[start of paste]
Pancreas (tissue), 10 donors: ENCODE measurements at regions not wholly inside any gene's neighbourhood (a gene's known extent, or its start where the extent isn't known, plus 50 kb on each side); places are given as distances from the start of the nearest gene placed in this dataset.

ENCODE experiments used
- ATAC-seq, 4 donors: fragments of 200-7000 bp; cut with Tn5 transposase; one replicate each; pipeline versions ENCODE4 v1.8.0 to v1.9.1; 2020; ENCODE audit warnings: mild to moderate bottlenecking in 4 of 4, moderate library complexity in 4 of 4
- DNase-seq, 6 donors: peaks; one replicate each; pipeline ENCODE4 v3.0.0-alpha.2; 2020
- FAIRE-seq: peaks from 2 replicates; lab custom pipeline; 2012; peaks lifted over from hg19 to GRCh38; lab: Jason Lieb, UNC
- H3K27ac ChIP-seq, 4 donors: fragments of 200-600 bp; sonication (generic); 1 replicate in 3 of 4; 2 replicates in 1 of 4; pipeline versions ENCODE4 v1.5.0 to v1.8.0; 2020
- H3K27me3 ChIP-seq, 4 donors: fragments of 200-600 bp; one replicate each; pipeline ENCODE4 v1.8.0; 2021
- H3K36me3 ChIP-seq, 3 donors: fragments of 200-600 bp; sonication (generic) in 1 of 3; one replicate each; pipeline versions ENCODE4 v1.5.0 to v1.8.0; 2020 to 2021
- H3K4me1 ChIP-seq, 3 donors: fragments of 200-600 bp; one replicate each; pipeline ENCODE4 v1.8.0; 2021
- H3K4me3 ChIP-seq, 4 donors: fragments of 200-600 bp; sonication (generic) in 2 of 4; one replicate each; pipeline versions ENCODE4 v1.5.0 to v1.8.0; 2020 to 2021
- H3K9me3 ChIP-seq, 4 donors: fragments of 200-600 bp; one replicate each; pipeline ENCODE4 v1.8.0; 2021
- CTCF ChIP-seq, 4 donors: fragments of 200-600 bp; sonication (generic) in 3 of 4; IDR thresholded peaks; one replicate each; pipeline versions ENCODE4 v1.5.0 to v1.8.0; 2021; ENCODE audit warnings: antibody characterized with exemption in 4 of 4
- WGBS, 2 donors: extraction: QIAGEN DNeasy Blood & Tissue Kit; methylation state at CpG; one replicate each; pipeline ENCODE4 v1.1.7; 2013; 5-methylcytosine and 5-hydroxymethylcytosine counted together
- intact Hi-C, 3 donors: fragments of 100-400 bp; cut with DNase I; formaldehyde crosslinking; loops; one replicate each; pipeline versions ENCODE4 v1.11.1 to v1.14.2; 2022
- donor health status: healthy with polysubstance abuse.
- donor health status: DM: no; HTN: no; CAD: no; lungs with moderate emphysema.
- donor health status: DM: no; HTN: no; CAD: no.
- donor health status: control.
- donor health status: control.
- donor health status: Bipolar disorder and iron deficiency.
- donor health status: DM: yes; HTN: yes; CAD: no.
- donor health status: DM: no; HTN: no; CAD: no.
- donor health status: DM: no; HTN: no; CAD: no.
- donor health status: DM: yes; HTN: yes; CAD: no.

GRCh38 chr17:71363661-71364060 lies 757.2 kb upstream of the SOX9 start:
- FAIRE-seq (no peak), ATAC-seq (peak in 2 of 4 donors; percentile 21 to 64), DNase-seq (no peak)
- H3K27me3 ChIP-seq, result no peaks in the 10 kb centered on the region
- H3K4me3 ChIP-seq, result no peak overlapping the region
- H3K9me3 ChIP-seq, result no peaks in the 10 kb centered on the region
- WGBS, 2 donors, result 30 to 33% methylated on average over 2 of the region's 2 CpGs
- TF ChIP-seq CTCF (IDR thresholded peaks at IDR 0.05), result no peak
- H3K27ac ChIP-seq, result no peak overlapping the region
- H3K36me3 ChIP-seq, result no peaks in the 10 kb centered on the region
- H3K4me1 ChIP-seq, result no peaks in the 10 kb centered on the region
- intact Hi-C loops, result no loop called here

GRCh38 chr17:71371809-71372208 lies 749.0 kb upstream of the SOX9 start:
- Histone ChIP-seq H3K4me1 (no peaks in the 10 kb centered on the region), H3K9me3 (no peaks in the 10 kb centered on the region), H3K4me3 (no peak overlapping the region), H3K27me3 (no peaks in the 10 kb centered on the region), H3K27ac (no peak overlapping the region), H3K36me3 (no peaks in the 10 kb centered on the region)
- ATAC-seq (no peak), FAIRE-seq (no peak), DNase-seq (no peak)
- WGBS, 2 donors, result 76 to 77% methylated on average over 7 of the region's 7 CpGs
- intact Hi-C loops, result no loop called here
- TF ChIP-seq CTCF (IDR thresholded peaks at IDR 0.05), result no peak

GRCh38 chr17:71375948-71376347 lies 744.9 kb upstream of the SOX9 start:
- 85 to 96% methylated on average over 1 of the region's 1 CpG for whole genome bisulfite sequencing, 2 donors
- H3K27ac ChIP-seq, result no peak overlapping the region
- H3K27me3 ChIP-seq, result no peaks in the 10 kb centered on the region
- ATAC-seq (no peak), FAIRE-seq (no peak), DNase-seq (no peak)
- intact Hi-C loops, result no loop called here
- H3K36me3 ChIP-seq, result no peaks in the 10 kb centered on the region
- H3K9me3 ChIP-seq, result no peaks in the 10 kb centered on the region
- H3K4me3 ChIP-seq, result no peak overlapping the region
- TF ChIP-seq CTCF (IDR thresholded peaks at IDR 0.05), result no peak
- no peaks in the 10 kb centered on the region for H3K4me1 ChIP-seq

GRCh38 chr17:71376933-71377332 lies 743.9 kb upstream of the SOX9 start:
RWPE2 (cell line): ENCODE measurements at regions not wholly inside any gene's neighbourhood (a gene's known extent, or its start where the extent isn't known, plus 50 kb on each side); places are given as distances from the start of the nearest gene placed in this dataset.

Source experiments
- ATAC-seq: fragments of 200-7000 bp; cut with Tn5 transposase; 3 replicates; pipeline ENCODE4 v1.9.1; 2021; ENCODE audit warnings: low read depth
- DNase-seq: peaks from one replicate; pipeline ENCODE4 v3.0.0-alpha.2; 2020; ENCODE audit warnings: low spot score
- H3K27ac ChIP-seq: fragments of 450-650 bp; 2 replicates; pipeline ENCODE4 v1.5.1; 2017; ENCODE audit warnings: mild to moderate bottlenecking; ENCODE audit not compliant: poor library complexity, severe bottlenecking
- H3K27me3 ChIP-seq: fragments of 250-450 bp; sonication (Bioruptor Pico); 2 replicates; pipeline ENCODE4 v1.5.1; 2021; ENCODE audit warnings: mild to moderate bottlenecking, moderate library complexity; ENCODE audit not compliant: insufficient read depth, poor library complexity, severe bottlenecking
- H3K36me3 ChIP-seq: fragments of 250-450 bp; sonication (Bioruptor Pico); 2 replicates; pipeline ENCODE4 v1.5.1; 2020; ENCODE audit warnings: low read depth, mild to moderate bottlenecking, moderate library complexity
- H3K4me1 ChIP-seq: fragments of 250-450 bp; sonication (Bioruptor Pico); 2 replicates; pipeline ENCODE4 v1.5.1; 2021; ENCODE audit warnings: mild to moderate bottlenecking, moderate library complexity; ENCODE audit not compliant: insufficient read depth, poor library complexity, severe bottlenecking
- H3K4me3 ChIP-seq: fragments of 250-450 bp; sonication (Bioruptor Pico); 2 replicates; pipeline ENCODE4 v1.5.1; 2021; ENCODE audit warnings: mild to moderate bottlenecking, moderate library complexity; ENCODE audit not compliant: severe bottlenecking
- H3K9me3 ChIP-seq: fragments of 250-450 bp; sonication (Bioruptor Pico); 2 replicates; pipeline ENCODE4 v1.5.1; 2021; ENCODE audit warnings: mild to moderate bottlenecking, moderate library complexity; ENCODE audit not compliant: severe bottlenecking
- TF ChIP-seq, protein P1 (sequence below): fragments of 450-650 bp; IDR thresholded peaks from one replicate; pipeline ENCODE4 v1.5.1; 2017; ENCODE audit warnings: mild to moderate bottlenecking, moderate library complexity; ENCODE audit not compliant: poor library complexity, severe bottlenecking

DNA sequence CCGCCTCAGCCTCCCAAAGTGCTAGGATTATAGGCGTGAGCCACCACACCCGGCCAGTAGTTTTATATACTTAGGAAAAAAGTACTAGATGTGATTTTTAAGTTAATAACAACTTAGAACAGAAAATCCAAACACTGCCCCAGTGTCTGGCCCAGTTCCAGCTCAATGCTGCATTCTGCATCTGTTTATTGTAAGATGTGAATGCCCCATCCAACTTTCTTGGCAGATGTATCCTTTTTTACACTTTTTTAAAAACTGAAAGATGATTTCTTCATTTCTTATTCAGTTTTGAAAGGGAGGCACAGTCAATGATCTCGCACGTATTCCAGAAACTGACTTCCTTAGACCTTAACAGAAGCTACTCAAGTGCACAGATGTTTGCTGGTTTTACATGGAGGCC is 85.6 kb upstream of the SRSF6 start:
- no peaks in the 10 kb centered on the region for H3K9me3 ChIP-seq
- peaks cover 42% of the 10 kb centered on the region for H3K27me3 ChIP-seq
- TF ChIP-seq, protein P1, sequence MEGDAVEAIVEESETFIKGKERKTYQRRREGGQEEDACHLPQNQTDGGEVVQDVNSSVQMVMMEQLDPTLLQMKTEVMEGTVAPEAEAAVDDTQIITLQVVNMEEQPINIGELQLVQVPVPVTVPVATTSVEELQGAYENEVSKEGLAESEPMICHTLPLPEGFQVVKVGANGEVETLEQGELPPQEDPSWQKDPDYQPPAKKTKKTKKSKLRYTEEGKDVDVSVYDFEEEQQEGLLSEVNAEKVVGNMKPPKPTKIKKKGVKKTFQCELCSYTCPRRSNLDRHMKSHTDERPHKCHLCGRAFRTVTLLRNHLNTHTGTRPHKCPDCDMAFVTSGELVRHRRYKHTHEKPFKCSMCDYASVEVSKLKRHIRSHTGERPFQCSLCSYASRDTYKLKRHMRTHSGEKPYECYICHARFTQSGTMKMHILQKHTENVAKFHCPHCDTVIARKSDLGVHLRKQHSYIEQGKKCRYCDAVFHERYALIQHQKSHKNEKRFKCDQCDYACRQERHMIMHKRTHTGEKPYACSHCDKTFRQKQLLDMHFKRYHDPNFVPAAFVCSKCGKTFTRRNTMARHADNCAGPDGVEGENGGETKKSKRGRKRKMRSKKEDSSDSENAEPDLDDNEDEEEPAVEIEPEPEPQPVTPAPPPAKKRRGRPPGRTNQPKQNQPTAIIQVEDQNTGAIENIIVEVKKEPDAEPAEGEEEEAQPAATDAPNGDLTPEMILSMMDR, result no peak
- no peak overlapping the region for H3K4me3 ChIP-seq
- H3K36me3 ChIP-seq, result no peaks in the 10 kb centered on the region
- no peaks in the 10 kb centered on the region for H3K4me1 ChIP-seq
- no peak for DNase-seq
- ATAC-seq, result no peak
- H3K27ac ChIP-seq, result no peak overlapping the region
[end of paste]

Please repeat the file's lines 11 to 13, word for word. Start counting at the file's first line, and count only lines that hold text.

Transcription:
- H3K9me3 ChIP-seq, 4 donors: fragments of 200-600 bp; one replicate each; pipeline ENCODE4 v1.8.0; 2021
- CTCF ChIP-seq, 4 donors: fragments of 200-600 bp; sonication (generic) in 3 of 4; IDR thresholded peaks; one replicate each; pipeline versions ENCODE4 v1.5.0 to v1.8.0; 2021; ENCODE audit warnings: antibody characterized with exemption in 4 of 4
- WGBS, 2 donors: extraction: QIAGEN DNeasy Blood & Tissue Kit; methylation state at CpG; one replicate each; pipeline ENCODE4 v1.1.7; 2013; 5-methylcytosine and 5-hydroxymethylcytosine counted together